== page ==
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The Western media, think tanks, and policy community routinely portray the Syrian conflict as a dichotomy of the Assad regime and the opposition. Yet, this has never been the case on the ground. The conflict has been –and still is, primarily – a popular movement of Syrians from all walks of life and backgrounds for better governance, freedom of expression, and other liberties. By reducing the Syrian conflict to an “Assad-opposition” duality, we effectively marginalize the population’s peaceful majority, empower two violent extremist actors, and ignore Syria’s complexity and its overarching civic identity. However, these latter societal characteristics are precisely the pillars we need to cherish if we are to prevent a further slide toward a protracted conflict eventually resulting in either a dictatorship or a fundamentalist state.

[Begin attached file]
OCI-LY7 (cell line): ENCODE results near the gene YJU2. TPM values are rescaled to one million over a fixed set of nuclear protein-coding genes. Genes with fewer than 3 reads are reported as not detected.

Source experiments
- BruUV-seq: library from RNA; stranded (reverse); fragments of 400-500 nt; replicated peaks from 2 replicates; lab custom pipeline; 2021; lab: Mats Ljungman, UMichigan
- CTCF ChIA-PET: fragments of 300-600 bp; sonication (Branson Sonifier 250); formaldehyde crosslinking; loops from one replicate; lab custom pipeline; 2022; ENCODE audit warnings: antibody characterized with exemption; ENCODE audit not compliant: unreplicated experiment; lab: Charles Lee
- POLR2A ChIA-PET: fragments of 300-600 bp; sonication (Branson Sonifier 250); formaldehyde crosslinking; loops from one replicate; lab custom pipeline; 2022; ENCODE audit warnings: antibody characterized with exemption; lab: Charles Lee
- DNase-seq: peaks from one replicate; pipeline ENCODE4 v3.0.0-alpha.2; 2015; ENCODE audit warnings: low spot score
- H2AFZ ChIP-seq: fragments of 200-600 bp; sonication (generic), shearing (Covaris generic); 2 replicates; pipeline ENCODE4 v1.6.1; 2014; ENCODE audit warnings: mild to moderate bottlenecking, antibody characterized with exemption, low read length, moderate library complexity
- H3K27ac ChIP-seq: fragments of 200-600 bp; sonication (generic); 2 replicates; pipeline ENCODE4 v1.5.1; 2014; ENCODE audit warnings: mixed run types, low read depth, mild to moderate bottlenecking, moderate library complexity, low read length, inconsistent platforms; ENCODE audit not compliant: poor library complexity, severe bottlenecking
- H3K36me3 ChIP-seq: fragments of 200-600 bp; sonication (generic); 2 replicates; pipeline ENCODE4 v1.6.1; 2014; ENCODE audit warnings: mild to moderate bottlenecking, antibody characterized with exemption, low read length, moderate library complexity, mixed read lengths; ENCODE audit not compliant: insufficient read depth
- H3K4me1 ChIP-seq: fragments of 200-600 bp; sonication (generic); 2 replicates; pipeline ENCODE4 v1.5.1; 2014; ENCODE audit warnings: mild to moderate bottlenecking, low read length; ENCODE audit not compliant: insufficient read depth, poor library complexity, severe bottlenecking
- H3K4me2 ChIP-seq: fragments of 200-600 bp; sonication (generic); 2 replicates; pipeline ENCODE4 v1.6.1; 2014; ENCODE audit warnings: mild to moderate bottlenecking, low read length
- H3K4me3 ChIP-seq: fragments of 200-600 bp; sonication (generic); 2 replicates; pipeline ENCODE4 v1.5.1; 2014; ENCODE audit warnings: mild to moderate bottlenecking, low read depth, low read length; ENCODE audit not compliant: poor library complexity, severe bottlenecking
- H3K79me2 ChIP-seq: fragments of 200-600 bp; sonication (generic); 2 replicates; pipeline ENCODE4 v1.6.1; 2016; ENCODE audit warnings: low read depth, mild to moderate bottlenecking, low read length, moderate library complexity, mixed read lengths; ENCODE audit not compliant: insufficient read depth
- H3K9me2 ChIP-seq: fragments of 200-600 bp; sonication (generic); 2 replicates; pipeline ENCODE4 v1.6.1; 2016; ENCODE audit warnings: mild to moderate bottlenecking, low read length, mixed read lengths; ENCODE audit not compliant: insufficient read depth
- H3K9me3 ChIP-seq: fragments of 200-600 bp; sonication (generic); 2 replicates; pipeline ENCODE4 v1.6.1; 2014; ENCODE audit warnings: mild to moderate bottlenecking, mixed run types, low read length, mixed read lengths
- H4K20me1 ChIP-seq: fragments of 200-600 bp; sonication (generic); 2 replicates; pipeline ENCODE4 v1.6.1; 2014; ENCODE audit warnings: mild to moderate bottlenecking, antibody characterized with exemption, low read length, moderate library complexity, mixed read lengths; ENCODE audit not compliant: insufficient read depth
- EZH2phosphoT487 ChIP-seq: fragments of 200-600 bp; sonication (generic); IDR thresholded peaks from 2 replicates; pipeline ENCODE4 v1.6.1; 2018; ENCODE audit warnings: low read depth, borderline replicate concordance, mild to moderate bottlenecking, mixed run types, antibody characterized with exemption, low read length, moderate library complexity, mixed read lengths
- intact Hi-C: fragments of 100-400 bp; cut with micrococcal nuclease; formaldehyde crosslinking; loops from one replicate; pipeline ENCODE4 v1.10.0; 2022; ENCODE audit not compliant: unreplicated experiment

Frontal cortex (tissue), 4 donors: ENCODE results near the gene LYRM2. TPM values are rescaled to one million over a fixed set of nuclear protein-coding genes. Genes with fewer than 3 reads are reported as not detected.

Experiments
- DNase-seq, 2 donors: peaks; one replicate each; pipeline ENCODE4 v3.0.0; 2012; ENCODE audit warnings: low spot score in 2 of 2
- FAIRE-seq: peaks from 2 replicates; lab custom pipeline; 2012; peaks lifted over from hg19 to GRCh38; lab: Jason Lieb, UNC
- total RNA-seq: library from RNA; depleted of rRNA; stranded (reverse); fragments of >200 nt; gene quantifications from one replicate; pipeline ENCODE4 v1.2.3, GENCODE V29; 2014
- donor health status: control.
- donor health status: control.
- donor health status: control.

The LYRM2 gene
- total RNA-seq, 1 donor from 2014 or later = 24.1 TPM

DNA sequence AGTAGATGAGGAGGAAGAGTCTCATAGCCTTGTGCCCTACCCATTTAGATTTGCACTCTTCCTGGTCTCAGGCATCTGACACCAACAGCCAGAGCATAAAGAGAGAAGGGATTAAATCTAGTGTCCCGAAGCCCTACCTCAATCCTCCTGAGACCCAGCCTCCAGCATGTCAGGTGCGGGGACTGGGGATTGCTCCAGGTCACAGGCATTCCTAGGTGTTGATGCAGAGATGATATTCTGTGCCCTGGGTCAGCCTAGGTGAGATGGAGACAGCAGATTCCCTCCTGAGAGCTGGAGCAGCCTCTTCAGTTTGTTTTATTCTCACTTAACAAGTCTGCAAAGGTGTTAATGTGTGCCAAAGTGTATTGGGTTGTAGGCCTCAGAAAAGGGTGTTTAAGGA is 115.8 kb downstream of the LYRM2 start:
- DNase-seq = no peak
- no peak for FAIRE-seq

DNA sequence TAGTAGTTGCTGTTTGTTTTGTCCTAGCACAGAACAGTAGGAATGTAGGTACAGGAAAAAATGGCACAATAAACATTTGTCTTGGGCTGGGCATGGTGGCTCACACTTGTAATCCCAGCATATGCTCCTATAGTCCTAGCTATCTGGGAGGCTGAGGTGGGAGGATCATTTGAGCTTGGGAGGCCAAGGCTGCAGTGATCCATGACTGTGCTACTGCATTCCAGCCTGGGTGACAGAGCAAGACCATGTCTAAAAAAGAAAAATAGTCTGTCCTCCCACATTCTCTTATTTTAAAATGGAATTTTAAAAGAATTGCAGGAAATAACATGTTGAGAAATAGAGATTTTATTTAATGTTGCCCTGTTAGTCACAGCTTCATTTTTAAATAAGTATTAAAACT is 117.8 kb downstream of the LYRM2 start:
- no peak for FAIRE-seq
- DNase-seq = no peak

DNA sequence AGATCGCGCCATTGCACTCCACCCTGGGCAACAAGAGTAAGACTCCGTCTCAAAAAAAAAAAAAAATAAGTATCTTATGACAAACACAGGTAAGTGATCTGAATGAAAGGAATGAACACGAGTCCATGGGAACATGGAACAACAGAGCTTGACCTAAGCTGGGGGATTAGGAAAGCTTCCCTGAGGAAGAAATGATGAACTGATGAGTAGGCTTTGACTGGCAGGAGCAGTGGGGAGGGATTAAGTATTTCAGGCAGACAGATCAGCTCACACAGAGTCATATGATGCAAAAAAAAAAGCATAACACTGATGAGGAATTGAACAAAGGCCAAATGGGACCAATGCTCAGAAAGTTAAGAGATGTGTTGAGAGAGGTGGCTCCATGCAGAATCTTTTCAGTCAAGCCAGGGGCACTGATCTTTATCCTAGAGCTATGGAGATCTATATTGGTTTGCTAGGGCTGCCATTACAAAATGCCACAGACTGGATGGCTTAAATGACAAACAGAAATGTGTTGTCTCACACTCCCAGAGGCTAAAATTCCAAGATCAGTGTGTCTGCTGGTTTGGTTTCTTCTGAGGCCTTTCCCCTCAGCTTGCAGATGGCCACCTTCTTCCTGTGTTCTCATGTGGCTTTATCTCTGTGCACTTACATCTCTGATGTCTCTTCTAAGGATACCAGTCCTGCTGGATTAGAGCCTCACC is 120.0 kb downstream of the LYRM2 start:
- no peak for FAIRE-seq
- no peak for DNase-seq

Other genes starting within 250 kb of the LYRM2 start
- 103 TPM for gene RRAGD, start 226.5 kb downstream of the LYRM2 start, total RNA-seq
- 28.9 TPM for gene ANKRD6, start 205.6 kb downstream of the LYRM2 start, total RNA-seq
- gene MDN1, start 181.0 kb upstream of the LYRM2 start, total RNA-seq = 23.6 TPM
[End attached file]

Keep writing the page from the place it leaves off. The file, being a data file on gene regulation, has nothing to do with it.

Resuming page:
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Philip Gamaghelyan
Philip Gamaghelyan
The Premium Corporate Sponsor of TPQ
From the Desk of the Editor During the COVID-19 pandemic, individuals and governments across the globe have been reminded of the value of human life and the delicacy of human psychology. Societies have been forced to conform to governments’ speedy decisions to prevent the spread of the virus, and individuals—from the most vulnerable to the most well-off —were forced to self-isolate. The isolation...
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